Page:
Exhibitions - Ridgewood Reservoir for the 21st Century

Ridgewood Reservoir for the 21st Century

09.16.20 – 08.29.21

Community Partnership Exhibition Program

A water reservoir surrounded by a forest of bare trees. The water is a pristine, dark blue. In the background is the skyline of New York City against a cloudy blue sky.

Photo: Jonathan Atkin

In 1858, The Ridgewood Reservoir was built on the Brooklyn-Queens border to hold the fresh water supply for the once independent City of Brooklyn. Ridgewood Reservoir for the 21st Century traces the 160-year transformation of the site from the construction of its three water basins to its invaluable role today as a 50 acre open space in Highland Park, a green oasis allowing for close encounters with nature. Situated around the historic Watershed Model, the exhibition includes photographs, maps, historic ephemera, and documentation of the past four years of NYC H2O’s stewardship and advocacy work which has led to the historic and environmental protection and preservation of the site.


NYC H2O is a 501 (3) (c) nonprofit organization founded in 2009 by Matthew Malina, whose mission is to educate and inspire New York’s citizens about its incredible water system. NYC H2O, in cooperation with the New York City Department of Parks and Recreation, continues to lead the efforts to protect and restore the native ecology of the Ridgewood Reservoir and its surroundings. The Reservoir provides crucial ecosystem services to the surrounding neighborhoods. It improves air quality by filtering out particulates and harmful chemicals, mitigates heatsink effects of concrete and asphalt in summer months, absorbs storm water and prevents it from flooding the neighborhoods below, and mitigates combined sewage overflows. 


The Reservoir is also a perfect case study of ecological succession. With the introduction of new upstate reservoirs in the 1950s, Ridgewood Reservoir became obsolete and was decommissioned in the 1980s. A lush and dense forest has grown in its two outer basins while the middle basin has a freshwater pond used by waterfowl. The Reservoir is home to more than 160 species of birds, many of whom migrate on the Atlantic Flyway, including some that are threatened or endangered. As restoration work continues, and the public has more access to its open spaces, Ridgewood Reservoir will increasingly be recognized as one of New York City’s ecological and cultural treasures.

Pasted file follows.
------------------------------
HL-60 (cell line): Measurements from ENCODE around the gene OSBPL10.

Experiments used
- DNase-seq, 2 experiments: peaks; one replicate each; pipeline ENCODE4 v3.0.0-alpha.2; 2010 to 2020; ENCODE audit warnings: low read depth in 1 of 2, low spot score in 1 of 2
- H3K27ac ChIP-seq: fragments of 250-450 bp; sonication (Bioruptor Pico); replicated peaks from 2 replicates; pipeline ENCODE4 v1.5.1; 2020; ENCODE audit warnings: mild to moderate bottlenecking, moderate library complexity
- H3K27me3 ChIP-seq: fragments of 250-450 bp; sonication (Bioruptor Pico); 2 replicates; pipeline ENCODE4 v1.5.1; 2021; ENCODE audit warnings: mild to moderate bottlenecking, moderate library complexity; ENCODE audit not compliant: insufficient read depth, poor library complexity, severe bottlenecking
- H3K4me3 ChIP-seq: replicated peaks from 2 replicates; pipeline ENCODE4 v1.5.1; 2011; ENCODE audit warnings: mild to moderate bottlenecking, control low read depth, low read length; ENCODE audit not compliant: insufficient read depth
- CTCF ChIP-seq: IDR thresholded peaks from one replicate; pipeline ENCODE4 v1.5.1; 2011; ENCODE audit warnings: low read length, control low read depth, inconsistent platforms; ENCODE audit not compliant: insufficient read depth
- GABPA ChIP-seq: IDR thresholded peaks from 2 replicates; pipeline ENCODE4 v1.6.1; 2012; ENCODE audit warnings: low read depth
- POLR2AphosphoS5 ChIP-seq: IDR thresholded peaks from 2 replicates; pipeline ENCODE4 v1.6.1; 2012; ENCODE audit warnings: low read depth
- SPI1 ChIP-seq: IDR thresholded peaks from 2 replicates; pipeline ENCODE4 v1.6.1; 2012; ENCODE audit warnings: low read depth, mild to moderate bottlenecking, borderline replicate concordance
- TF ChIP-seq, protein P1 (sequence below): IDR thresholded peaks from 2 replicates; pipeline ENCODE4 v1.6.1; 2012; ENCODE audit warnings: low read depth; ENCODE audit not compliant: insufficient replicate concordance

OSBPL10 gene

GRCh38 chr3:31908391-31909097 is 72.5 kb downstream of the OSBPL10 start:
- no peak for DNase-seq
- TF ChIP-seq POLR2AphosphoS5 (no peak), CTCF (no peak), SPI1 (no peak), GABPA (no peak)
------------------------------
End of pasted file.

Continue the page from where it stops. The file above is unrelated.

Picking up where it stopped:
Ridgewood Reservoir for the 21st Century surrounds The Relief Map of New York City’s Water System, on long-term view at the Queens Museum since 2008. A Works Progress Administration project originally commissioned for the 1939-40 World’s Fair, The Relief Map remains a symbol of the Fair’s optimistic focus on the future with the promise of new technology, infrastructure, and innovation. An incredible engineering feat at the time, the massive system of aqueducts that it depicts still brings fresh water from the Catskills to the ever-growing metropolis of New York City; however its mechanisms remain largely unregistered in our daily consciousness.


This exhibition is presented as part of Queens Museum’s Community Partnership Exhibition Program, which provides opportunities for cultural and other nonprofit organizational partners to develop and mount short-term exhibitions based on their programs and our collaborative projects.



Ridgewood Reservoir for the 21st Century is generously supported by Peter M. Frishauf, KC Rice, Alexandra and Paul Herzan, and Patagonia. NYC H2O programs are made possible by New York City Council Members Robert Holden and Antonio Reynoso, and New York State Assemblyman Andrew Hevesi.